Okay, so this entry might be a little heavy on the fireworks and light on the rockfish.  That’s because I’m not too good at fishing in crowds, so I spent most of last weekend doing chores around the house.  That’s not to say I didn’t get some time in on the water.  In fact, I don’t think I missed a day, but most of my time on Thunder Road was spent cruising to fireworks shows around Kent Island.  Since this is a fishing website, I’ll start with a catching report.  I met Rich at Sandy Point State Park Friday afternoon for a few minutes of piling picking onboard his 19′ Sea Hunt center console.  There was very little wind but plenty of boat wakes, so we took our time getting to the our fishing spots. We had a ripping outgoing current so we rigged up soft plastic lures on three-quarter ounce jig heads.  I was throwing a hotrodded white 6″ BKD and Rich had on some kind of chartreuse lure I didn’t recognize. I think we caught keeper size stripers on our first four casts, so we could have had a 5-minute limit.  We stayed with it for two and a half hours and released 27 keepers with plenty of shorts.  We caught on both the east and west sides of the bridge, even sneaking in downstream of some bored-looking live-liners who didn’t seem to share our amusement when we pulled nice fish right out from under the pilings where they were anchored.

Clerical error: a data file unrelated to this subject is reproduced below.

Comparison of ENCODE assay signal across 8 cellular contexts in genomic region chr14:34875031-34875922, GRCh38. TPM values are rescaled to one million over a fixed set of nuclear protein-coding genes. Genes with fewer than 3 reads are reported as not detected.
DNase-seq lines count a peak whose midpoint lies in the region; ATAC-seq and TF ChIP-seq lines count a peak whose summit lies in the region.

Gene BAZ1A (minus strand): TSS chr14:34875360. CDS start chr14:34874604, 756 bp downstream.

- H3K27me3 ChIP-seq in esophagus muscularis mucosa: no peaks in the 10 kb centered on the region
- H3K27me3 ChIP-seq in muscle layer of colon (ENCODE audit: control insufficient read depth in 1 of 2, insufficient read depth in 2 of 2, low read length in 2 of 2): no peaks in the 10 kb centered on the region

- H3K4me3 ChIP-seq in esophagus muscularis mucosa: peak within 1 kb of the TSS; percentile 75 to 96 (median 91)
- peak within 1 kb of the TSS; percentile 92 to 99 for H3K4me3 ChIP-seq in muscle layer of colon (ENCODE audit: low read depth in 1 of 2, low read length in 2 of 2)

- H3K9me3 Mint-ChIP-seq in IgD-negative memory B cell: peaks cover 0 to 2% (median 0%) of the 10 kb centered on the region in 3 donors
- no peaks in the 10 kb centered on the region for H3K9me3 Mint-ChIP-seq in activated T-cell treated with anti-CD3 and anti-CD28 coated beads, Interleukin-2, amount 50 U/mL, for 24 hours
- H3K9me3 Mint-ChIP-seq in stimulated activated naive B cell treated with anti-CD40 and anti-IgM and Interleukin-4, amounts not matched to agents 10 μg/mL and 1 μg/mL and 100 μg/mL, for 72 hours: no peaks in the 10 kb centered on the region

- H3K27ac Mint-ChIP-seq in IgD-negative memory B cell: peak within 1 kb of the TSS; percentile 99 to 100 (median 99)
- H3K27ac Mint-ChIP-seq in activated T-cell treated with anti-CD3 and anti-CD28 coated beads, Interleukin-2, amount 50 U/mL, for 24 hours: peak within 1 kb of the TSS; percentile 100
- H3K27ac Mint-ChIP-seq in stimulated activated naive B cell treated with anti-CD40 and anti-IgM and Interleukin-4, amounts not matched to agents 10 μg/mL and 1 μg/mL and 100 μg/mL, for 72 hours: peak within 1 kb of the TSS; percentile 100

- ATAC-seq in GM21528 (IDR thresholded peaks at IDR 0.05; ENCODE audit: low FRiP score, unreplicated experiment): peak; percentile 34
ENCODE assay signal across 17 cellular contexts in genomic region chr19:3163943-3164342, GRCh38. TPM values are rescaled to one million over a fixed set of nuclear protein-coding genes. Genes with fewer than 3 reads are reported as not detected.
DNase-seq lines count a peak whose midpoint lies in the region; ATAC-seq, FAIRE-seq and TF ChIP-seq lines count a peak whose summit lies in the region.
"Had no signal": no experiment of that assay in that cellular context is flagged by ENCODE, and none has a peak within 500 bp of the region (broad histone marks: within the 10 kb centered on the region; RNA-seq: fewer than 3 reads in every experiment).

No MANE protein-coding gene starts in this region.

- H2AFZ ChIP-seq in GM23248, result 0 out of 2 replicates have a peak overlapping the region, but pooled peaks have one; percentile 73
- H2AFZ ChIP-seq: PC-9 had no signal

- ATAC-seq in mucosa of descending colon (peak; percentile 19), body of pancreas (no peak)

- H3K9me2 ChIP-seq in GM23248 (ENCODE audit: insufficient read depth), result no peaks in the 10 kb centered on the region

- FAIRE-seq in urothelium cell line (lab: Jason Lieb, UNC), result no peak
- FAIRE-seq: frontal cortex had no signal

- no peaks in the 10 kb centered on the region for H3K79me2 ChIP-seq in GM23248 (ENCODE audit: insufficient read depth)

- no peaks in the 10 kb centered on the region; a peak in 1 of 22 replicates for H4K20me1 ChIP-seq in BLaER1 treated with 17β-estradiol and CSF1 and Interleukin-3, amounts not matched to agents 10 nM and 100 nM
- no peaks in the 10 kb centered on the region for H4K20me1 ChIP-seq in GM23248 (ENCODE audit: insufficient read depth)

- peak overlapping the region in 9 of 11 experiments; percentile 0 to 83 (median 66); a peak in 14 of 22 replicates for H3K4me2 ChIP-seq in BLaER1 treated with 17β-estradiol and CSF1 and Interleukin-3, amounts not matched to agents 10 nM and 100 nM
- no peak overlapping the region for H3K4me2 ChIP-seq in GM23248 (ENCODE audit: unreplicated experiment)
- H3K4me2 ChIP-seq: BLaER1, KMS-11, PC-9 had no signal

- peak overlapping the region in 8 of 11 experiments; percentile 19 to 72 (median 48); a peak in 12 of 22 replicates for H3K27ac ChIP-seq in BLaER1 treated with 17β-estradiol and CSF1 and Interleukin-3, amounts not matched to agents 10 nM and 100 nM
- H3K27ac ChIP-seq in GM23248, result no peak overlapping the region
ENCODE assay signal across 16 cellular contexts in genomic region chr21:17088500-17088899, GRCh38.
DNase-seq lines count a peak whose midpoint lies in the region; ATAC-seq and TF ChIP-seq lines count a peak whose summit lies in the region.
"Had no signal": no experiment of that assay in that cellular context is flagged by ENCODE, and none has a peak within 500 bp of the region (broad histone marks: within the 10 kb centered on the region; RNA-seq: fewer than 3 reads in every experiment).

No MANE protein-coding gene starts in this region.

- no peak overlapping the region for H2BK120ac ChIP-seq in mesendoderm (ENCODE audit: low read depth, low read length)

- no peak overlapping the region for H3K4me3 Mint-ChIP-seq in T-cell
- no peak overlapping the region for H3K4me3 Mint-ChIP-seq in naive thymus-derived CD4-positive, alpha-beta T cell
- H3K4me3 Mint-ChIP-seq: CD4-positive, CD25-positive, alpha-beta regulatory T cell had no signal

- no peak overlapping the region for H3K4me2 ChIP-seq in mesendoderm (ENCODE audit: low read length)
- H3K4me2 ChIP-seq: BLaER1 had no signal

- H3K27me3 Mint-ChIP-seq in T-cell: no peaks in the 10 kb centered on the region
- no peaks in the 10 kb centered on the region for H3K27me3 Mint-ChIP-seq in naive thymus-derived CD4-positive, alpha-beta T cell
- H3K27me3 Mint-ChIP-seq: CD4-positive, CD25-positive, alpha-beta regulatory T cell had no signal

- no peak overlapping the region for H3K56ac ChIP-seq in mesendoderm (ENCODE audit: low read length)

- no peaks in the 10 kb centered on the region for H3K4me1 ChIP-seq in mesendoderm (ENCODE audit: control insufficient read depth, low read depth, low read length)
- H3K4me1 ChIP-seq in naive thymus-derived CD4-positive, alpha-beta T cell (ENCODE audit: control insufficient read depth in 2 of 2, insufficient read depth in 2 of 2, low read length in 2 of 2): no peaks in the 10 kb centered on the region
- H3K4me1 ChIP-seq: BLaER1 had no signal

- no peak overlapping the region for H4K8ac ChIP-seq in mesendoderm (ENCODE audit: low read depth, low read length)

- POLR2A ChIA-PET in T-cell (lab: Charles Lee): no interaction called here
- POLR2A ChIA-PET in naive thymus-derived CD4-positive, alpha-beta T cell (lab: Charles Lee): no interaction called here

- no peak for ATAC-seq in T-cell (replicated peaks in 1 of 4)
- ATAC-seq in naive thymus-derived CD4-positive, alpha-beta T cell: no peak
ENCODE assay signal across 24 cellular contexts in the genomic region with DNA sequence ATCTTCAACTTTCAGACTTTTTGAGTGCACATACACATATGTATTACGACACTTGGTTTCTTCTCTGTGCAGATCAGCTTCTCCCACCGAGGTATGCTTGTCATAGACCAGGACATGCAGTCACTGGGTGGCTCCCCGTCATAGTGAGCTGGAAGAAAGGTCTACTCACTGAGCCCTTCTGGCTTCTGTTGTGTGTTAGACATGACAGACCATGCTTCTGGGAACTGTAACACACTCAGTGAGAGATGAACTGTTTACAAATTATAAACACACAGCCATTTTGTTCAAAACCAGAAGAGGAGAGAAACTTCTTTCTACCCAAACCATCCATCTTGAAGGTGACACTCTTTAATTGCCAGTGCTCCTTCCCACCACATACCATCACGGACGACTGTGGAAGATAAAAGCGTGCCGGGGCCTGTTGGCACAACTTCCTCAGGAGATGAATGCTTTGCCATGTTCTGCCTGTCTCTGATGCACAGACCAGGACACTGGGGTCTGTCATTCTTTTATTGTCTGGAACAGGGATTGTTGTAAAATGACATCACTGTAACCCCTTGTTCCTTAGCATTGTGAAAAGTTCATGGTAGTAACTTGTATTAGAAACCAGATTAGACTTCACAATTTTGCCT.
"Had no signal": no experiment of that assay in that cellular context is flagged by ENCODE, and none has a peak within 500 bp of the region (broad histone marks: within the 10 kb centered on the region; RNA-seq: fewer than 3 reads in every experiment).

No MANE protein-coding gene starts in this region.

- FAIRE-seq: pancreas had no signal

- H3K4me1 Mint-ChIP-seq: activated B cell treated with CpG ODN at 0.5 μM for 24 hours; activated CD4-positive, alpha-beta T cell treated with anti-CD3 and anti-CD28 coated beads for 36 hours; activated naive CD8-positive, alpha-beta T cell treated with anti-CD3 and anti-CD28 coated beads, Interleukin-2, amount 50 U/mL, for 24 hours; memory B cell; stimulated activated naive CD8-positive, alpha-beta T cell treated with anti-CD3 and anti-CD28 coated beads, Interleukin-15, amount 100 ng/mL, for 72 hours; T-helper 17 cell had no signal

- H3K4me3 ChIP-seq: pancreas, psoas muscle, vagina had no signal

Saturday night, my wife and I launched at Shipping Creek and cruised across Eastern Bay to St. Michaels where we anchored up and enjoyed a nice picnic on the boat.  It turned out to be a pretty sunset and the fireworks were great.  Crockett, my 4-year-old Chesapeake Bay Retriever isn’t much of a fireworks fan, but he still enjoyed the trip. 

I’ve been dealing with some electronics issues and, wouldn’t you know it, my lights failed just as I fired the engine after the fireworks finale.  That made for an interesting trip home.  I’ve ran 30 miles in four foot seas on a pitch black night in February, and wasn’t nearly as worried as I was coming back across Eastern Bay.  For a few minutes there I felt like a sitting duck with all the Cigarette boats and cruisers whizzing by.  Fortunately, my GPS and sonar still worked so I manged to escape via a route that was well out of the way in the shallow water along the eastern shore.

For the Fourth of July holiday, we launched at Matapeake and cruised across to Annapolis.  I stopped along the way to show my wife the Herbert Maxwell wreck on sidescan.  I’m not sure she was as excited about it as I was.  I also found another wreck in the vicinity.  This one also appears to be a large wooden vessel and is located in much deeper water.  I hope to get some time to do some research and I’ll report back when I learn more.